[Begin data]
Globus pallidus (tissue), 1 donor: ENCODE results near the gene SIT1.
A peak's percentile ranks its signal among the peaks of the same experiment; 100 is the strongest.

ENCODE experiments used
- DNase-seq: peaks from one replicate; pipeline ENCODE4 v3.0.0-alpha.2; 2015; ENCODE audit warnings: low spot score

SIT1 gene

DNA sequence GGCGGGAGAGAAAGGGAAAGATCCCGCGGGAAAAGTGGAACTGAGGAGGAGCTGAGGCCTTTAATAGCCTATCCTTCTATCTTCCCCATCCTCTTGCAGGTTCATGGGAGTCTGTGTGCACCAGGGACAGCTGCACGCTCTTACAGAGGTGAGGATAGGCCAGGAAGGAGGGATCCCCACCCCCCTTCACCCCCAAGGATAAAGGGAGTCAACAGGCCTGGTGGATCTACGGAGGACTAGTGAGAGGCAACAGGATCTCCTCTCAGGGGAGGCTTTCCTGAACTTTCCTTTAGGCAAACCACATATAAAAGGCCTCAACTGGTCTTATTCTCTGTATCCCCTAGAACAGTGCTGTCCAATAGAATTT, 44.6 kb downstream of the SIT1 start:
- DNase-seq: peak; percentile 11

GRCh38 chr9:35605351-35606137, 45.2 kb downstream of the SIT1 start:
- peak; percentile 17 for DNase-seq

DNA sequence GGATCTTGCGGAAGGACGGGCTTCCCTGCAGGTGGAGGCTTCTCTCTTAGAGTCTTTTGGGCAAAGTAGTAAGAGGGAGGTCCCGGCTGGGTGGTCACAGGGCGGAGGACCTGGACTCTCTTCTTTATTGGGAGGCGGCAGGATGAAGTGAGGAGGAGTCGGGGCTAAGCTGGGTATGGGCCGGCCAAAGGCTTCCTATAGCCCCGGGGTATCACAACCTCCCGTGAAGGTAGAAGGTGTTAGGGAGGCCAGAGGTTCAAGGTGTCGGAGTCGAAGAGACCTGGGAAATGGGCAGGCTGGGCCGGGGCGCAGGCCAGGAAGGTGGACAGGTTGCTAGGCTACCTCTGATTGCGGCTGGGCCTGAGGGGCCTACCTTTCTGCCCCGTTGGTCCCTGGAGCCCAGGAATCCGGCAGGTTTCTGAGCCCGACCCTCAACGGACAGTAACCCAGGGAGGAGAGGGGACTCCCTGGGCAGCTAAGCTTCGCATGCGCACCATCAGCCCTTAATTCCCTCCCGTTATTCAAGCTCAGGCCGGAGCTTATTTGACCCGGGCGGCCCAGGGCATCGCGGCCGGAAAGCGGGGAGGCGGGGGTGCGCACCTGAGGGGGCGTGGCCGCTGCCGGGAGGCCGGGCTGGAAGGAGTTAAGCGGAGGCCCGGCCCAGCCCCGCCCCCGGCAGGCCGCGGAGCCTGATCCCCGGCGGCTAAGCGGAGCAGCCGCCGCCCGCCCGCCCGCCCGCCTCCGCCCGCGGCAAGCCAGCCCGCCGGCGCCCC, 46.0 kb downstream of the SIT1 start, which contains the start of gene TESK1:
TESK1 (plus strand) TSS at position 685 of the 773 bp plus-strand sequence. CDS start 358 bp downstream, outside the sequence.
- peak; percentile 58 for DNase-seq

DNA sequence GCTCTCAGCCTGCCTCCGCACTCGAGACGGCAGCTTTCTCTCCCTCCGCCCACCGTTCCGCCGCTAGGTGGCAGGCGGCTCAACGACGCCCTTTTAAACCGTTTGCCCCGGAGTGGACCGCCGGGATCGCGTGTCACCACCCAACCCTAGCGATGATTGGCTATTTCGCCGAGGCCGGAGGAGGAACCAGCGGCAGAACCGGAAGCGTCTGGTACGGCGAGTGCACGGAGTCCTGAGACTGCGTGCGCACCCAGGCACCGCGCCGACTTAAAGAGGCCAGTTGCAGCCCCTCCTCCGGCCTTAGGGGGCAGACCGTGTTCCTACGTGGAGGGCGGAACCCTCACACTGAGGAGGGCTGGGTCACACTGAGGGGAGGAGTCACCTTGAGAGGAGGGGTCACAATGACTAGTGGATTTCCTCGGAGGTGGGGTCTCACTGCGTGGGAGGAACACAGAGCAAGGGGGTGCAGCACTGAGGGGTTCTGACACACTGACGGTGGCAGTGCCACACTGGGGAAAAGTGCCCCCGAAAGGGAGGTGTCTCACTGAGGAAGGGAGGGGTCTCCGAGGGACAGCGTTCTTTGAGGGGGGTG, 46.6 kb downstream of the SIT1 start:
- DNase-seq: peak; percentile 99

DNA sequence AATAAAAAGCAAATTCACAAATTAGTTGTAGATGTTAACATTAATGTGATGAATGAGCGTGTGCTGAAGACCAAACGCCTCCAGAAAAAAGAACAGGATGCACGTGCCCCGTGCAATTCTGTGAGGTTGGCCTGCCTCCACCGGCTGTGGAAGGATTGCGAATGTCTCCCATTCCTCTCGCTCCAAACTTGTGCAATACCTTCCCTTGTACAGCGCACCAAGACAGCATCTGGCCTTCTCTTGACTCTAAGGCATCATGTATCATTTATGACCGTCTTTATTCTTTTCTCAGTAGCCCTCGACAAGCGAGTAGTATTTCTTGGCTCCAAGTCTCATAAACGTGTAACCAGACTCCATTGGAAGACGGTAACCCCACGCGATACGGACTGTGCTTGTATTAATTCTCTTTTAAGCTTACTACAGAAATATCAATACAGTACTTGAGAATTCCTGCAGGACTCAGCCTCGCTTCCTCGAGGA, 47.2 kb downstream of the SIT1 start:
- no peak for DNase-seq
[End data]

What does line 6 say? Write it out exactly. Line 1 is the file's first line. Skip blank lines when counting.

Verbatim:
DNA sequence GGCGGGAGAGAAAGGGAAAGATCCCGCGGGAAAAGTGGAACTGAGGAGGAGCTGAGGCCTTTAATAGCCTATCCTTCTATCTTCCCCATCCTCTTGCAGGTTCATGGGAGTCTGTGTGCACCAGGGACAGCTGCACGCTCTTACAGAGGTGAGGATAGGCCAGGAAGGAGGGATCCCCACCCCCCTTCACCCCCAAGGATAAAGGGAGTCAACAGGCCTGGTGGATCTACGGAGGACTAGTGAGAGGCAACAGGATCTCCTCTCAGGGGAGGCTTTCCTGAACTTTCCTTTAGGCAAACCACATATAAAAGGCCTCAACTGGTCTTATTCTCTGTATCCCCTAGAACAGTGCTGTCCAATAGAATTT, 44.6 kb downstream of the SIT1 start: